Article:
TORTS OUTLINETort: a civil wrong not arising out of a contractI. Negligence Liability: Historical Foundations and Modern Features A. Stages in a Lawsuit Plaintiffs complaint/ declaration service of process Defendants answer Discovery Trial Instructions to jury Verdict (liable/ not liable) Entry of judgment (P or D) Appeal B. Functions of Judge and Jury Courts decide question of law only Juries decide questions of fact only -Empirical question -Evaluative questionsmixed questions of fact and law Appellate courts decide questions of law only (cant second guess juries) -The basis of appeal is that the trial judge did something wrongmade an error can be described in procedural and substantive terms. Vosberg v. Putney(procedural errortrial court granted Ds motion and not Ps. A D is liable for battery when he engages in a harmful or offensive intentional touching without the express or implied consent of P. You have a right to bodily integrity except in situations where touching is expected. Issues left undecided: When is consent implied? When is intent determined? When is touching offensive even if not harmful? C. Verdicts 1. General: Jury instructed on the law and asked to find the facts necessary to decide whether the D is liable and to award damages if so. General verdicts allow juries greater opportunities to make mistakes (greater leeway to ignore the law). Sometimes we want to give the jury the power to nullify the law cheat the strict rules in a way that is unavailable with a special verdict. General verdict allows for juries having to deal with ambiguities. General verdicts also avoid getting the appellate court involved in determining fault in reasoning of the verdict. 2. Special: Jury is instructed to answer specific factual questions. Hammontree v. JennerD causes harm to Ps and their property due to an epileptic seizure (hard to show negligence b/c he had not had seizures for 14yrs). Jury found for D. Basis for Ps appealrefusal of trial judge to give absolute/ strict liability instruction to jury. D. Bases for Imposition of Tort Liability 3. Intent to invade the legally protected interest of another 4. Negligence 5. Strict Liability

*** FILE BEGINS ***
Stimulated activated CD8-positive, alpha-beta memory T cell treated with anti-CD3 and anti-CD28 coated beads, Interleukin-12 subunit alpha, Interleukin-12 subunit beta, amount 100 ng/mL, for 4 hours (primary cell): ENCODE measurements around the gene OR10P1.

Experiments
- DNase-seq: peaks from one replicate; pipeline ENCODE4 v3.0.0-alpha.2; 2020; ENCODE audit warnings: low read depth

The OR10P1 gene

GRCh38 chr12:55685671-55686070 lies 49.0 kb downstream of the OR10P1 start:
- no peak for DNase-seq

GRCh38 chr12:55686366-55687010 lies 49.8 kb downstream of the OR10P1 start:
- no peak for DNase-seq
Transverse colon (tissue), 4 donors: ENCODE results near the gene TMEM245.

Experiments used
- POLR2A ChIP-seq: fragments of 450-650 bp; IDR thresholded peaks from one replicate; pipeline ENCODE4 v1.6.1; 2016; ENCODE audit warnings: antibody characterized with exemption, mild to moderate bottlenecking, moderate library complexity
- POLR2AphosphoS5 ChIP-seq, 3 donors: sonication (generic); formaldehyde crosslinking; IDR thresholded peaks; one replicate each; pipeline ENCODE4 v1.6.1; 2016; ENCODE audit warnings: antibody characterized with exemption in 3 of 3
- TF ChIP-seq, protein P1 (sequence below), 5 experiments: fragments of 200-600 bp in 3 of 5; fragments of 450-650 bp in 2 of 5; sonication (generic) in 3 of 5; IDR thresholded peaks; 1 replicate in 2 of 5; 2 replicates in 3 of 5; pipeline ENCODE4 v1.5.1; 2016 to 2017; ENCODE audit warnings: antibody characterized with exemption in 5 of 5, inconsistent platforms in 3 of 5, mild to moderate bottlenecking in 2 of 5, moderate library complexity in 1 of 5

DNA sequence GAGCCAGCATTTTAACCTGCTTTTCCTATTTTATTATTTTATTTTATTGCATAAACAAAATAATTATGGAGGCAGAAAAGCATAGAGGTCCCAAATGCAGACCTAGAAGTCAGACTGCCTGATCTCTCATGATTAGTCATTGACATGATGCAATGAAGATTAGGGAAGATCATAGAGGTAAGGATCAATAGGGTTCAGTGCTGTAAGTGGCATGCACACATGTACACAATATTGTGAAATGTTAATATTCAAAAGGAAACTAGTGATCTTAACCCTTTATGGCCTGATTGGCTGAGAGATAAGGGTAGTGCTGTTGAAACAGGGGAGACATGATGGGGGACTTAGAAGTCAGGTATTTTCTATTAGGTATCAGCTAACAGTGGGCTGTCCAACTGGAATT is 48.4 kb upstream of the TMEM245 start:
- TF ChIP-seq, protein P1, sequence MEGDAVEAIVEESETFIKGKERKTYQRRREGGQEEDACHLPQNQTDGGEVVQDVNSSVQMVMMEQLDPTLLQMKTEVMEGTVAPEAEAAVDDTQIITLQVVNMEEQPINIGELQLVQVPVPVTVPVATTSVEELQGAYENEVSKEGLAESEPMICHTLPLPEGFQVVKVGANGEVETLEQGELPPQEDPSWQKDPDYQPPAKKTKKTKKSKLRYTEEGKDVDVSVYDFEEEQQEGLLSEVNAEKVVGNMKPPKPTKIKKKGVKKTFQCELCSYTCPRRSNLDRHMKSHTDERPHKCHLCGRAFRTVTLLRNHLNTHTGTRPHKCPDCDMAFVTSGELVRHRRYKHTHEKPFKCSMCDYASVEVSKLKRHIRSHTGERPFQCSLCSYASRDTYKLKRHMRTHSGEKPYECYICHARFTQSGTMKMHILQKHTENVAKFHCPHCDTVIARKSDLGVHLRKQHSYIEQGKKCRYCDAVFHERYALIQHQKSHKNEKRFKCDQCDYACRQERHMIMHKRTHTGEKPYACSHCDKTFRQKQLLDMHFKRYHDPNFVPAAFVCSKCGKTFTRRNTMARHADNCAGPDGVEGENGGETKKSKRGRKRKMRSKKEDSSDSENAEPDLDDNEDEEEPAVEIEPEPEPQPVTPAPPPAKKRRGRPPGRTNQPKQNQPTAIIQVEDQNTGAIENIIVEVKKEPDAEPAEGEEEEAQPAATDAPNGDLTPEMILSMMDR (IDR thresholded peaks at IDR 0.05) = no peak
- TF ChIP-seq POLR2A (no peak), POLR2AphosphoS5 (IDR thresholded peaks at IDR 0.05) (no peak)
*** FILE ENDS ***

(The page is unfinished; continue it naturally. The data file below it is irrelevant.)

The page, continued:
E. The Functions of Tort Law 6. Corrective Justice: When one party harms another, correction of the wrong may help to restore moral balance between them. 7. Optimal Deterrence: The imposition of tort liability helps to prevent future tortious actions by threatening potential wrongdoers with liability if they cause actionable harm. Not all risky activity is worth deterring or we would be required to take endless safety precautions at unlimited costs. So one function of tort law is to promote optimal deterrencethat is to deter excessively risky activity so that only the loses worth avoiding are avoided. 8. Loss Distribution: The cost of Ps losses is not simply transferred to the defendant, but is distributed through the defendant to a larger number of individuals. Having a large number of people bear a small loss is better than having a single person bear a large one. This rationale has a weakness because it creates a situation where there is no stopping point. Plus, imposing tort liability through a lawsuit is a cumbersome and expensive mechanism for achieving loss distribution. 9. Compensation: It is sometimes argued that the principal function of tort law is to promote compensation of those who have suffered injury. This is true in a limited sense (it is a beneficial effect). But, liability is not imposed to provide compensation to victims. Victims are given compensation to serve the goals of tort law. Providing compensation under certain circumstances rather than in general is what is really going on when tort liability is imposed. 10. Redress of Social Grievances: The right to sue in tort promotes the redress of social grievances, especially against large, impersonal institutions. In this sense, tort law is a populist mechanism that allows ordinary people to put authority on trial. This function is not strong by itself, but when allied with other functions, it can explain why some cases are decided the way they are. 11. Summary: A Mixed System: Tort law does not serve any one goal, but a set of different goals whose strength is likely to vary with the situation. F. Pleas and Outcomes of early Cases Trespass-required that the injury to P be forceful and direct. In trespass the defendant is liable virtually without regard for whether he was to blame for Ps injury, as long as he caused it (it was what we would today call strict liability). Weaver v. Ward P and D were 2 English soldiers. P shot D during a military exercise. P only had to show violent harm. P can recover for direct and forceful injuries (i.e. trespass) unless the D succeeded in proving that the circumstances fell within the substantively narrow defense of utterly without fault. 2 defenses arose in trespass. 1) General defense: denied the facts alleged or at least the critical allegation that the Ds act caused Ps harm 2) Special defense: admitted that the cause of Ps harm was the Ds act, but further alleged that D was utterly without fault. Thorns Case If the claim falls within the contours of trespass, P usually won b/c the D was virtually w/o regard to whether he was to blame for Ps injuries, as long as he caused it. Case Weaver Smith Plea Special Special Rationale D not utterly without fault Not Ds act